3 Pieces Of Running Advice You Should Ignore
Whether you’re a brand-new runner or been running for years, you love learning new things about running. But here are 3 common pieces of running advice you should ignore…
No Pain, No Gain
We’ve all heard this one. “No pain, no gain!” people will say, as you wince with stitch, cramp or shin splints, or push yourself through a race carrying an injury. We get why this piece of advice is popular: it sounds impressive and hardcore. But the truth is, running doesn’t have to be painful. In fact, it shouldn’t be, especially if you want to make improvements!
The truth: Learn to tell the difference between the discomfort of intense effort, and the pain of injury or over-exertion. Your body will tell you when there’s a problem. Running through physical pain in your joints or soft tissue is not a good idea, in the short or long run. But a bit of discomfort whilst pushing the pace or getting to the top of a steep hill is to be expected, and a sign that you’re working hard.
Never Run On An Empty Stomach
This bit of advice is as old as the hills. Some people still think that you need to be fuelled up with food immediately before training, or you’ll run out of energy. This advice is slowly being challenged, as more people are willing to experiment with running fasted (without eating), or taking sports drinks or BCAAs (branch chain amino acids) rather than solid food.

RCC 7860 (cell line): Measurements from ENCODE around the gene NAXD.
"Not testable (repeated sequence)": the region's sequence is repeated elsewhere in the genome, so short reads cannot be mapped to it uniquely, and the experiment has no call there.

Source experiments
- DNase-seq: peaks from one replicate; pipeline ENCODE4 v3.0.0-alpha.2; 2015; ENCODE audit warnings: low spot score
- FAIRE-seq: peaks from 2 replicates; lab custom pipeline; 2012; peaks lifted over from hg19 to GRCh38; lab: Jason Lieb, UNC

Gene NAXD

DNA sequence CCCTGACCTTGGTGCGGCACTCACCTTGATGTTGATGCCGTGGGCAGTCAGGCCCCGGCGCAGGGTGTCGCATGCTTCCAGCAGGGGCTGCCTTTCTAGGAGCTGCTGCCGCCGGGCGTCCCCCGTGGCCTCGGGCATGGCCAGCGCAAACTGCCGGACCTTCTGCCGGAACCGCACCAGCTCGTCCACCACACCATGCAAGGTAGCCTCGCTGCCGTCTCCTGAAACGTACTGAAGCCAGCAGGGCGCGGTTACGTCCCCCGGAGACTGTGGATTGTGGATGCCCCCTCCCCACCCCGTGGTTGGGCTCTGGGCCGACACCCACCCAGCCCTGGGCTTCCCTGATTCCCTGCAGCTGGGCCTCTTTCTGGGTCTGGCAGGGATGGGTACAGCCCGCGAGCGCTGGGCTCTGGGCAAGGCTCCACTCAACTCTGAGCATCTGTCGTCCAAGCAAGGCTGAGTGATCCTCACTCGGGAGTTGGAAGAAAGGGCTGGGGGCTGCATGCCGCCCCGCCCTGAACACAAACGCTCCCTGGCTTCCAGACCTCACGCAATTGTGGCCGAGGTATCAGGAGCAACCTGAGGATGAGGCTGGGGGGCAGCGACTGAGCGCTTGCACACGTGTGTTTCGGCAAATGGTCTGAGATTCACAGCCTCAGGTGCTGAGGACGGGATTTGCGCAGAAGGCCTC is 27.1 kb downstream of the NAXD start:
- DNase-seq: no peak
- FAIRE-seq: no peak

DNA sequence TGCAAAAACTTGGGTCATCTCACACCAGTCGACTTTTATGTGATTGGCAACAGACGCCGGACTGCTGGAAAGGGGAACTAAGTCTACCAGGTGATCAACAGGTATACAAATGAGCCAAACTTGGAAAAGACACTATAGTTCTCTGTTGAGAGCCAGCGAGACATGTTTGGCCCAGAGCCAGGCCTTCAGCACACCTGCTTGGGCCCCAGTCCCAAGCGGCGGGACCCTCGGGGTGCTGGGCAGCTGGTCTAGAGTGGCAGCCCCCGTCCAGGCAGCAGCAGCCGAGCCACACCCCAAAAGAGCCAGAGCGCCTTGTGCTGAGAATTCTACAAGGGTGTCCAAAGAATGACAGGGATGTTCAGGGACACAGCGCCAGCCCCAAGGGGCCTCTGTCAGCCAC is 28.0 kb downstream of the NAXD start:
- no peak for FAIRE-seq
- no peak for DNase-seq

The truth: There’s no need to fuel up or carb-load before anything other than long runs or races. The fact is that your body doesn’t actually use the energy from food you ate an hour or so before your run. It uses stored energy in your muscles and your liver. It will be some time before your pre-run meal makes it through your digestive system and into the kind of energy your body can access.
Eat What You Want, You’ll Burn It All Off
“You’re so lucky, you must be able to eat anything you want with all that running you do!” Heard that one from a colleague, a friend, or a family member? In fact, some runners themselves mistakenly think that they should “eat back” the calories burned through running, and that they need to significantly increase their food intake when training for a marathon or half marathon. But it’s those runners who often get frustrated with that fact that they’re actually gaining weight.
The truth: It’s perfectly possible to gain weight even when you’re marathon training. It’s scary how easy it is to eat more calories than you just burned on your training run. And, because you’ve run, you might think you deserve a treat, or ought to eat a bit more. But it might only take you 5 minutes, or a few bites, to eat back the calories you burned… and more. Try to eat just enough without falling into the trap of thinking you need to eat more because you run.